On 25 November 2012 03:15, Nguyen Thai Ngoc Duy <pclo...@gmail.com> wrote:
> CCing msysgit. I vaguely remember they had problems with building
> Python on Windows. I don't know if it's still an issue.
> On Sun, Nov 25, 2012 at 9:44 AM, Eric S. Raymond <e...@thyrsus.com> wrote:
>> git presently contains one Python extension command, Pete Wycoff's p4
>> importer.  If my git-weave code is merged it will acquire another.
>> I think we can expect more submissions of Python extensions in the
>> future, for two good reasons:
>> 1. Python has a much richer type ontology than shell; there are many
>> things this makes relatively easy that are quite painful in shell.
>> 2. While Perl shares advantage #1, compared to Python it's a
>> maintainability mess - much more difficult to read 6 months later.
>> On the other hand,
>> 3. Attitudes in the git dev group seem to be influenced by a
>> perception that up-to-date Python versions are not as reliably present
>> on our target platforms as Perl is.
>> 4. Python has the disadvantage that comes with robust growth; you have
>> to specify "version x.y or later" as a dependency, mainly because new
>> modules keep getting getting folded into the stock Python environment.
> These may apply to other languages as well. Where do we draw a line?
>> Previous conversation on the list suggests that there has been a tacit
>> policy of managing these problems by (a) discouraging (though not entirely
>> forbidding) Python extensions, and (b) requiring extension submitters to
>> document some dependency on language version.
>> I think this is suboptimal.  By not forbidding the Python language
>> entirely, we guarantee having to deal with problems 3 and 4 anyway -
>> but by discouraging it, we're buying significant long-term
>> maintainability costs. It especially disturbed me to hear of Python
>> commands being recoded in C - that is definitely not the right
>> direction for reducing expected defect counts, if only because of
>> memory-management issues.
>> We're behind the best-practices curve here.  The major Linux
>> distributions, which have to deal with almost the same set of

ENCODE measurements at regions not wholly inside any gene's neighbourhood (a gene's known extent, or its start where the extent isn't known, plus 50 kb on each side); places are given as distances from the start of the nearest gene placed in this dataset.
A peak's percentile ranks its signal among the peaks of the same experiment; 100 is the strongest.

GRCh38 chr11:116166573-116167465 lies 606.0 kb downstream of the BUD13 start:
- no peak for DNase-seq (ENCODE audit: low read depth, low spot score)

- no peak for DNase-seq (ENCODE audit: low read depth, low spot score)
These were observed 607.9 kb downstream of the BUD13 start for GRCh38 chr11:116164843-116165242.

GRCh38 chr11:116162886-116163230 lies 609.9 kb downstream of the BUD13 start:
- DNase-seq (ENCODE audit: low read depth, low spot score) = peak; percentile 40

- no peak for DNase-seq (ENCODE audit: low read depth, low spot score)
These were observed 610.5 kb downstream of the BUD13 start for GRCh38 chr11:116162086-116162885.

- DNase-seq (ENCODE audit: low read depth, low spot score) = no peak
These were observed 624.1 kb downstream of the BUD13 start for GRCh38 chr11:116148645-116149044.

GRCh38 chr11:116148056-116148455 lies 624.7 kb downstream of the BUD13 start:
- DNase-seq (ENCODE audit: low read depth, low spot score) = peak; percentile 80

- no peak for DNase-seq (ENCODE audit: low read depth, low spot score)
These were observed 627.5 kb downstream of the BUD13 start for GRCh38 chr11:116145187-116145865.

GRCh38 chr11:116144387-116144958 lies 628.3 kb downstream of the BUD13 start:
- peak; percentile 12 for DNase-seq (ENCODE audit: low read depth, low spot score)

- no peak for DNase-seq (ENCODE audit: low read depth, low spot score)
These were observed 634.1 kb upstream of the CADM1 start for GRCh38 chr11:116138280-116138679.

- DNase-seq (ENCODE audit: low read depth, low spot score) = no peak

>> tradeoffs we do, went to Python for pretty much all glue and
>> administration scripts outside /etc a decade ago, and the decision has
>> served them well.
>> That, among other things, means up-to-date versions of Python are
>> ubiquitous unless we're looking at Windows - in which case Perl and
>> shell actually become much bigger portability problems.  Mac OS X
>> has kept up to date, too; Lion shipped 2.7.1 and that was a major
>> release back at this point.
>> To be fair, there was a time when being a bit twitchy about Python
>> version skew and deployment breadth was justified, but I believe that
>> time is now well past us. My basis for believing this is very simple -
>> I maintain a lot of Python code for systems programmers with stiff
>> portability requirements (things like reposurgeon, coverity-submit,
>> freecode-submit, shipper, and the Python tools in gpsd). I know what
>> kinds of bug reports I get and what kinds I don't, and in the last
>> few years "this breaks on my Python version" has gone from unusual
>> to doesn't-happen.
>> I think my experience with gpsd is particularly instructive.  Like
>> git, that project has a C core with Python wrappers and extension
>> components. Like git, it gets deployed in a lot of odd places by people
>> who cannot afford the time to be tolerant about cross-platform
>> problems and are quite willing to hit the maintainer with a clue-bat
>> when they encounter them.  The good news is - they don't have to.
>> I should also point out that none of Mercurial's problems seem to
>> have anything to do with the fact that it's written in Python...
>> I think we can choose a better policy based on some simple premises.
>> 1) In 2012, we can specify a "floor" Python version of 2.6 (shipped in
>> 2008) and be pretty much guaranteed it will be anywhere we want to
>> deploy except Windows.  Windows will remain a problem because Python
>> isn't part of the stock install, but that's an equal or worse problem
>> for shell and Perl - and at least the Python project ships a binary
>> installer for Windows.
>> 2) Python extension commands should test the Python version on startup
>> and die loudly but gracefully in the rare case that they don't find
>> what they need.
>> 3) We should be unconditionally be encouraging extensions to move
>> from shell and Perl to Python.  This would be a clear net gain is
>> portability and maintainability.
>> 4) We should be encouraging C code to move to Python, too.  There's
>> little gain in portability on this path because modern C has cleaned
>> up its act a lot, but the drop in expected bug loads would be well
>> worth the porting effort.  Segfaults are not your friend, and the x2 to
>> x5 drop in line count would do very good things for long-term
>> maintainability.

Git for Windows simply ships everything we need to run git - so if a
desirable module requires a version of python, we will add that
version plus any required modules into the installer. We already have
a patch to provide python in the msysgit tree - it would just require
polishing up a little. I'm certain this is no problem for the other
windows port (cygwin) either.
To unsubscribe from this list: send the line "unsubscribe git" in
the body of a message to majord...@vger.kernel.org
More majordomo info at  http://vger.kernel.org/majordomo-info.html

Reply via email to